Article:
Finally, there are a few keys to success in using EMS data for improvement and value. Start by doing the hard, messy work. Focus on using data for internal process improvement. Construct a run chart of a meaningful measure, such as compliance with a clinical bundle for STEMI patients. Find out how compliant you are at time “X,” then initiate a process improvement strategy and, here’s the most important part, re-measure the compliance rate of the STEMI clinical bundle at time “Y” to see if your process improvement made a difference in the compliance rate. Be transparent and accountable. Give your partners access to your performance information in near real time—no surprises. Share your successes and failures. Invite them into your improvement processes and welcome their feedback and ideas for improvement.

 

Contracting Strategies

Doug Hooten and Matt Zavadsky, MedStar Mobile Healthcare; Brenda Staffan, Regional EMS Authority

If you have been successful in applying the concepts discussed so far in this series, there are now opportunities for you to engage in negotiations for value-enhanced service lines. Start the negotiation knowing that EMS is uniquely positioned and owns a very specific space for value in the healthcare arena. In virtually every community in America, after calling a three-digit number, you can have a trained medical professional in your living room in less than 30 minutes with high reliability. No other healthcare provider can do that—it is something we need to carve out and make our own in contracting for services.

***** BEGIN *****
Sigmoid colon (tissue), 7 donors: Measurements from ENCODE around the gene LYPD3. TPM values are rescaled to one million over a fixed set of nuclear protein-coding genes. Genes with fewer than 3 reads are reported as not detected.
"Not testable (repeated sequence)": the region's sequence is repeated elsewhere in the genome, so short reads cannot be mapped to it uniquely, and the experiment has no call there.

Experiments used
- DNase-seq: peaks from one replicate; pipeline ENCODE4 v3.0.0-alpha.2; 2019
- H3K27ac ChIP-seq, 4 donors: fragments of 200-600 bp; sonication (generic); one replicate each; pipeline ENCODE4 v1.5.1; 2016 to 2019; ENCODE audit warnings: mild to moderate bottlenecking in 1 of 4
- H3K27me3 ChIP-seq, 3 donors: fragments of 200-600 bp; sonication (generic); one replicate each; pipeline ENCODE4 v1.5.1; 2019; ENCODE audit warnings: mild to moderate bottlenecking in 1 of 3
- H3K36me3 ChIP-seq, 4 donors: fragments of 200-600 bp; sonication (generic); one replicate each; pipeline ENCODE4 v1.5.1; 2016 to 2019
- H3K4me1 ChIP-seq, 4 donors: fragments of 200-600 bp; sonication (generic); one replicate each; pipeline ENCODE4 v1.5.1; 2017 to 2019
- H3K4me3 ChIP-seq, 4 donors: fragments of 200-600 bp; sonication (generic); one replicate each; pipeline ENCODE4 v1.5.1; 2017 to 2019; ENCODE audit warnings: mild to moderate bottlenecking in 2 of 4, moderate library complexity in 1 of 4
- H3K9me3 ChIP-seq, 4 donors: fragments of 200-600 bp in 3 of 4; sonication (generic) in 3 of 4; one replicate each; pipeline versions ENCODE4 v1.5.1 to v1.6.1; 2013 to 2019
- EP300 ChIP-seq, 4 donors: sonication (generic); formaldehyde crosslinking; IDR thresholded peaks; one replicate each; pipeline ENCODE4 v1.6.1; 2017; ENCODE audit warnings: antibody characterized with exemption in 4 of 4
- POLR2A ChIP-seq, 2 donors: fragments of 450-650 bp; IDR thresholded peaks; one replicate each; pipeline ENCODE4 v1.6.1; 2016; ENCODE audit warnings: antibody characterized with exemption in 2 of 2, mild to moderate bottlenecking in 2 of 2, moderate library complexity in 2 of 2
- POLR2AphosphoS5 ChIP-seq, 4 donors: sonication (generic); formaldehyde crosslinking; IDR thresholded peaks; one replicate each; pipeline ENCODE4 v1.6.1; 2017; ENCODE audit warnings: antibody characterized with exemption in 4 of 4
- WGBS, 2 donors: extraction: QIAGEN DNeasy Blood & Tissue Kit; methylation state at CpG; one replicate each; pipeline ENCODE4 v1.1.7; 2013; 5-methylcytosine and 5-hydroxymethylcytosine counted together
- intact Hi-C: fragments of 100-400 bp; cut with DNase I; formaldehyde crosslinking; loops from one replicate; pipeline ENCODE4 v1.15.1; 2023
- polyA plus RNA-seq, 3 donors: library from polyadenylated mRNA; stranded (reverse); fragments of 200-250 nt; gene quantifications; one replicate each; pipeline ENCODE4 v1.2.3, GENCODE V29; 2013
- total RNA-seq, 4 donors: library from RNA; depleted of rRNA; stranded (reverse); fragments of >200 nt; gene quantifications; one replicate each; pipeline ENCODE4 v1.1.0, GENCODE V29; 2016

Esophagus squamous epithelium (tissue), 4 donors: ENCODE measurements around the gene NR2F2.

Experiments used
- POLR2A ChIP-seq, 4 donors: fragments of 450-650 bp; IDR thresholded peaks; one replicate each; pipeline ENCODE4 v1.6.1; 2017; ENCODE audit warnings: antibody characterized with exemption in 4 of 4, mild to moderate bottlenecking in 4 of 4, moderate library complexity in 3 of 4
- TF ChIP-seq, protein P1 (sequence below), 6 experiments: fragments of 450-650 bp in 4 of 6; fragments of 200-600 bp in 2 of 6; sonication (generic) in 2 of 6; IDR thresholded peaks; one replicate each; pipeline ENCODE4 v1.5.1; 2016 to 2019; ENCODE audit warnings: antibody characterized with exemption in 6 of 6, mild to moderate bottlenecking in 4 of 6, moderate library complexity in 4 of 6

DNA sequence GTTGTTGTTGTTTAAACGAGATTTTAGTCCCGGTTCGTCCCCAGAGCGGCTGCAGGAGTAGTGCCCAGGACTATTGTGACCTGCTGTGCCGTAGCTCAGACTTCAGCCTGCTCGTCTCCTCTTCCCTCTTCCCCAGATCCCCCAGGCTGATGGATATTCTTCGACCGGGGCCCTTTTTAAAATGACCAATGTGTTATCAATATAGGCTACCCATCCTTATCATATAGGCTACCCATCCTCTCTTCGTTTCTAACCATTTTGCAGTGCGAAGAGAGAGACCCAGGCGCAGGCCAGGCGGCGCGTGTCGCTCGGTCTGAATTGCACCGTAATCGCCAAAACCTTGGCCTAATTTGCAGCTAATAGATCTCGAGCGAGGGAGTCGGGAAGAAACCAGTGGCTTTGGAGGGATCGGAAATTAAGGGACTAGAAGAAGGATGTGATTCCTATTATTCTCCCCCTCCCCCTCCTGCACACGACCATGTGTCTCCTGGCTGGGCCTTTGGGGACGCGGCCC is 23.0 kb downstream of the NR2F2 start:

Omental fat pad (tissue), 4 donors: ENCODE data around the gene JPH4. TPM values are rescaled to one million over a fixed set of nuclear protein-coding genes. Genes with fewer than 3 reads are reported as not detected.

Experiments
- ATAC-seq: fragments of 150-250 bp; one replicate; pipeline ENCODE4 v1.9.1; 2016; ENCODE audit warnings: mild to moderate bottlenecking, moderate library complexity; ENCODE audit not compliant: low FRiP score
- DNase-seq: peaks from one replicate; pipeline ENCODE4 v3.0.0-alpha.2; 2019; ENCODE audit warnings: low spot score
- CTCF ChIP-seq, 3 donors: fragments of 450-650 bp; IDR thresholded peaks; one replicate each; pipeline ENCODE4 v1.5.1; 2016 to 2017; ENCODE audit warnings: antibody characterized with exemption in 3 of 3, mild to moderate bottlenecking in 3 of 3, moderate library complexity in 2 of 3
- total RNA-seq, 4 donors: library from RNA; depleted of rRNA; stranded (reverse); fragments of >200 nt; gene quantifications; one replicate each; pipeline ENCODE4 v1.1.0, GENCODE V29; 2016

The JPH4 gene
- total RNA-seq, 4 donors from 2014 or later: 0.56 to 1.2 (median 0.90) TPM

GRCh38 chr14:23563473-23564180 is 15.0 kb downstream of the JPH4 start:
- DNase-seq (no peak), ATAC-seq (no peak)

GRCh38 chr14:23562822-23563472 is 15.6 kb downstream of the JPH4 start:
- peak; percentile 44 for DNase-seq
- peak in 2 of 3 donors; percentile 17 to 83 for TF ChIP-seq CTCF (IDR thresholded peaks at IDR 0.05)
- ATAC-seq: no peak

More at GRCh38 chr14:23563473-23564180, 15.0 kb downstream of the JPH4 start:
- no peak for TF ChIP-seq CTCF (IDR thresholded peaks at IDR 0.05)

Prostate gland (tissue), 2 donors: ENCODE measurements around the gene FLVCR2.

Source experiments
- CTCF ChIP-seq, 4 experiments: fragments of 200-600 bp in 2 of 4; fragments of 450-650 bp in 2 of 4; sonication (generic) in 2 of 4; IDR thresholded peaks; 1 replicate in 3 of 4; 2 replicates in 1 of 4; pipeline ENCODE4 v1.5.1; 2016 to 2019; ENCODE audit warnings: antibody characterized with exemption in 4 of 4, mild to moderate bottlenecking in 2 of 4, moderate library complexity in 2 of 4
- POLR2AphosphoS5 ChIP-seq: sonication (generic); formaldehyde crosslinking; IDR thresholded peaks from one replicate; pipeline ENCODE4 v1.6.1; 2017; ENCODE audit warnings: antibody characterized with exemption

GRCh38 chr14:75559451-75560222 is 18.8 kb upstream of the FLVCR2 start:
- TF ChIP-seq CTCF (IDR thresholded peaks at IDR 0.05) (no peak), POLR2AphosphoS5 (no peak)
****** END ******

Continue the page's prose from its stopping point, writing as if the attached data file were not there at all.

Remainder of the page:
Now, when someone asks, “How much does EMS cost?” many EMS leaders will rattle off cost per unit hour, cost per call or cost per transport. But, in terms of healthcare payers, we cost a lot more than that. We transport about 22 million people a year to EDs; 61% of those patients are treated and released. Calculating the cost to the healthcare system, the average payment for an ambulance transport is $419 and the average facility payment for an ED visit is $969.

$419 + $969, times 22 million visits equals almost $21 billion annually in healthcare system costs attributable to potentially preventable ambulance trips to the ED.

If EMS was able to make patient-centered navigation decisions for our patients, and even perhaps refer 15% of our patients to alternate care locations other than the ED, we could save the healthcare system almost $2 billion annually in ED expenditures!

Consider using alternative payment models (APMs as the payer community likes to call it) for your service delivery. Some options to consider could be:

  • Payment for providing medical care vs. supplying transportation

          o Allows for making patient-centered recommendations for care, not requiring transport just to get paid

  • Capitated rates

          o Population-based payments, typically on a per member/per month fee, regardless of ambulance response

          o Aligns incentives to prevent the call and save the resulting downstream expenditure

  • Shared savings

          o Allows the EMS provider to share in the cost saving associated with reducing ED and ambulance expenditures by making patient-centered navigation decisions

 

Clinical and Service Metrics that Matter